Editor's note: Robin McManus teaches fourth grade at the Willard Elementary School in Concord, Mass. Last year, McManus used Read to Feed® in her classroom after a suggestion from a student. As to why she decided to use the resources, she said, "I believe in the importance of education in our ever globalizing world, and that educating myself about social, environmental and economic issues is my responsibility not only as a teacher but as a citizen of the world. It is my job to learn about these issues and to create an environment where empathetic and thoughtful students can question, learn, and become empowered to take action. Read to Feed is something that enabled my class to learn about relevant issues and feel like they could make a difference." We'll document the classroom's journey through the curriculum here over the next couple of weeks.
It started with a student…
When a student approached me with a catalog and said, “Here Ms. McManus, I thought you might like this. It’s about Africa and reading and I did it at my old school,” I smiled, politely thanked him, and figured it was something I thought would be in my recycling bin by the end of the day.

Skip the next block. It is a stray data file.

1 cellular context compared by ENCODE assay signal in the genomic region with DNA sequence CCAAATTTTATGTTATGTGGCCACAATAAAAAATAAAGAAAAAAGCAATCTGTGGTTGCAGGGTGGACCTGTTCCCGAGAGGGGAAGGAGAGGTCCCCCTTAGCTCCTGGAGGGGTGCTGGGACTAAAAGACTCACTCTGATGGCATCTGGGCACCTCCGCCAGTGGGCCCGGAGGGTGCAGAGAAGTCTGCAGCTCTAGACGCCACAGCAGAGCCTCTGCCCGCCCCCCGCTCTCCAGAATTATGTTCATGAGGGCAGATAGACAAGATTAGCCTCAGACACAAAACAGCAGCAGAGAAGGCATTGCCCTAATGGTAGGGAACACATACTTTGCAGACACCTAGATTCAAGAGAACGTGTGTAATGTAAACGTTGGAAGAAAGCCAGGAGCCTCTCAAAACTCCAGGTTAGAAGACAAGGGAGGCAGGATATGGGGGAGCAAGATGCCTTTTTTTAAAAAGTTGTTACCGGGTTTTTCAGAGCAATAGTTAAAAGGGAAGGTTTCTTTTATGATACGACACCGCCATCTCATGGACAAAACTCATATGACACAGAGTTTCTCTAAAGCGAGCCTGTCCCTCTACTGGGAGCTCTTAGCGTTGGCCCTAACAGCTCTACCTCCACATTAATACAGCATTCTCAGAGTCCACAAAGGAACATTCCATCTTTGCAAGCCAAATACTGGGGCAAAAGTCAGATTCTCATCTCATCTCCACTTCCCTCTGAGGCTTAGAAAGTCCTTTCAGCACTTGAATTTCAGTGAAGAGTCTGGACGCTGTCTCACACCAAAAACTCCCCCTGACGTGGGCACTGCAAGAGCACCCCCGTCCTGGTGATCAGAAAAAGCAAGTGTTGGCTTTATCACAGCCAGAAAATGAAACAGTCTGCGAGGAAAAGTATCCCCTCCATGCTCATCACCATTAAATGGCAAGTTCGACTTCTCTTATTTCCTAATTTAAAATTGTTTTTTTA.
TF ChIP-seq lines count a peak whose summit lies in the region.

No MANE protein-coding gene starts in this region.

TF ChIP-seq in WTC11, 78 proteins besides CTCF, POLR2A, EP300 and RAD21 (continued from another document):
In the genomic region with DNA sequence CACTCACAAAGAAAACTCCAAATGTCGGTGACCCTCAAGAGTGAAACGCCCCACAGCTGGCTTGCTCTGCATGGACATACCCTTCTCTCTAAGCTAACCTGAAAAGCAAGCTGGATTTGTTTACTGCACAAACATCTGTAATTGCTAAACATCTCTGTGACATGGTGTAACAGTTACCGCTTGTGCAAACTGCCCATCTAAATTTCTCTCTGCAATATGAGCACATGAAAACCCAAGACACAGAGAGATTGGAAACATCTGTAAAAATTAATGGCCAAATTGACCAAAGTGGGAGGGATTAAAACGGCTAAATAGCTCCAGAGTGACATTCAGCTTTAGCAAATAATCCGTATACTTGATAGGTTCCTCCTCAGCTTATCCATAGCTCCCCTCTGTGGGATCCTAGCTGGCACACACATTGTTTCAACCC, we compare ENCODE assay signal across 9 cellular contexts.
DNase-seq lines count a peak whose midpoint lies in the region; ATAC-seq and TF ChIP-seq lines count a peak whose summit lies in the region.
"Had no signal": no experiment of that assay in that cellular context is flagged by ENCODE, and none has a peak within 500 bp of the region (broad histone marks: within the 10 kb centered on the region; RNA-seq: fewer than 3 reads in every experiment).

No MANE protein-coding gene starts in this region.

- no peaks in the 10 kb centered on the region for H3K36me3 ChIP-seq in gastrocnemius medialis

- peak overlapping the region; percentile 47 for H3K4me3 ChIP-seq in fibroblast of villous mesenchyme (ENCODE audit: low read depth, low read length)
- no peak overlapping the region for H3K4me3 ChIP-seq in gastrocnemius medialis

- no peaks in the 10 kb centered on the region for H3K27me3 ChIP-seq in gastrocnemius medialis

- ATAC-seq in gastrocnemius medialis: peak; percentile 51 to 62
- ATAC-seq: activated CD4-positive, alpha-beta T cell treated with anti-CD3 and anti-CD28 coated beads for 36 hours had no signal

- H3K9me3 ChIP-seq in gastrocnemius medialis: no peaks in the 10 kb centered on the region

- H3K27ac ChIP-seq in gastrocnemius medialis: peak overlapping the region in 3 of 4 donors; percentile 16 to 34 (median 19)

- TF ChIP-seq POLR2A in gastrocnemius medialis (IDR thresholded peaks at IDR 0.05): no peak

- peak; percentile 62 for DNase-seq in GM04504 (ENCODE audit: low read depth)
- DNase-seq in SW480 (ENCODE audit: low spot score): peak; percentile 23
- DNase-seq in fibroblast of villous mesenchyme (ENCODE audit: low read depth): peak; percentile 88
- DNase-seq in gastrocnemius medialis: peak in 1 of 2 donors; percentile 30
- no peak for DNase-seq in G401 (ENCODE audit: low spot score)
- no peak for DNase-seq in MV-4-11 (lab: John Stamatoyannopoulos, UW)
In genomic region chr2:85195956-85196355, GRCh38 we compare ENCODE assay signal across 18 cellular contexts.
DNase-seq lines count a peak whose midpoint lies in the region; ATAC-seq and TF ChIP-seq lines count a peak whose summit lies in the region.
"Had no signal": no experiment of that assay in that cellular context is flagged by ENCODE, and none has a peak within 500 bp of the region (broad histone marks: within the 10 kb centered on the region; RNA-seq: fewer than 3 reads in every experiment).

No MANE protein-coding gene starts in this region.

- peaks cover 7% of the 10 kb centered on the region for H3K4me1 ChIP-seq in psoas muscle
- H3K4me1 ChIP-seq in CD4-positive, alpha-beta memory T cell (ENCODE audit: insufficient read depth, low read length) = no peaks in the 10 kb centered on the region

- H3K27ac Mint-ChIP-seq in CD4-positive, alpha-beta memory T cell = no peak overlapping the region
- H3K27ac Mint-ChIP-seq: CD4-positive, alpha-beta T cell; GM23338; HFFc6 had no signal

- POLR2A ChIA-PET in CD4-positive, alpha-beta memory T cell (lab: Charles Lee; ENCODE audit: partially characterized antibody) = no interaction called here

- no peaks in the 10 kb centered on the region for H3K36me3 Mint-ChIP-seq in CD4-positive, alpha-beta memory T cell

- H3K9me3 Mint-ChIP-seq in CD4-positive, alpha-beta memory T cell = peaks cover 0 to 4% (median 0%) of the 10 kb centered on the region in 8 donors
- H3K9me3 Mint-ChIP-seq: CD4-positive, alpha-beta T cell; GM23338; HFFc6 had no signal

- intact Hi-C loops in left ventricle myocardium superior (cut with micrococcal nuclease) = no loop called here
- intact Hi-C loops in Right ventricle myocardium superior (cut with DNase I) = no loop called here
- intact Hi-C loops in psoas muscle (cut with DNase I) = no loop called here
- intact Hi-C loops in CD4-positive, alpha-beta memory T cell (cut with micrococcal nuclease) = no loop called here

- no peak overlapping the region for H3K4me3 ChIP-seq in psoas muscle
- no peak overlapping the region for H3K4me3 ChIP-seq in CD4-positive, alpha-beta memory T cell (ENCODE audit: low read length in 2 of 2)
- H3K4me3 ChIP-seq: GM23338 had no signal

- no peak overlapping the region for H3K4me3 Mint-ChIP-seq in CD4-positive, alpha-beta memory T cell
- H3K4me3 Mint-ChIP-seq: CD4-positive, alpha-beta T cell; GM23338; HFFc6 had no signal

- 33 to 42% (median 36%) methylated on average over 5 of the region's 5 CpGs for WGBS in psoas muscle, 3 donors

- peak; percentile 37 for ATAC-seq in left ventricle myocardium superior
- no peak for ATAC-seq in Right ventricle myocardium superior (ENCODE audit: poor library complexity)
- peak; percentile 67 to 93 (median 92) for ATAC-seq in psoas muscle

Having taught in Ghana, West Africa, I was used to people sharing generic things about teaching in Africa with me. My students loved hearing stories about my time teaching abroad, so the catalogue was no surprise. However, when I glanced down, I saw it was published by Heifer and was intrigued.
The fact that my student’s excitement and motivation from doing Read to Feed in another school had stayed with him and a year later he was sharing this program with me was impressive. “There is something here,” I thought, and hopped online to see what Read to Feed was all about.
I think I’m a pretty typical teacher. I never have enough time to teach everything I want. My head is often spinning from the plethora of new programs, technologies, projects, theories, books, and amazing activities going on in other classrooms. Some days I go home and wonder if I inspired my students that day, if I did my best to bring my excitement for the world into my classroom that day. I want to inspire and motivate through my teaching. I strongly believe in the importance of being an educated citizen in our ever globalizing world, and that embracing diversity and promoting unity, generosity and empathy are paramount concepts that are my responsibility to address in my classroom.
Read to Feed embodies this, and allows me to run an amazing project in my classroom that is both extremely meaningful and manageable.
We'll continue McManus' story next week, including the goal her students set. If you're interested, check out all the resources Heifer has to offer, including Read to Feed.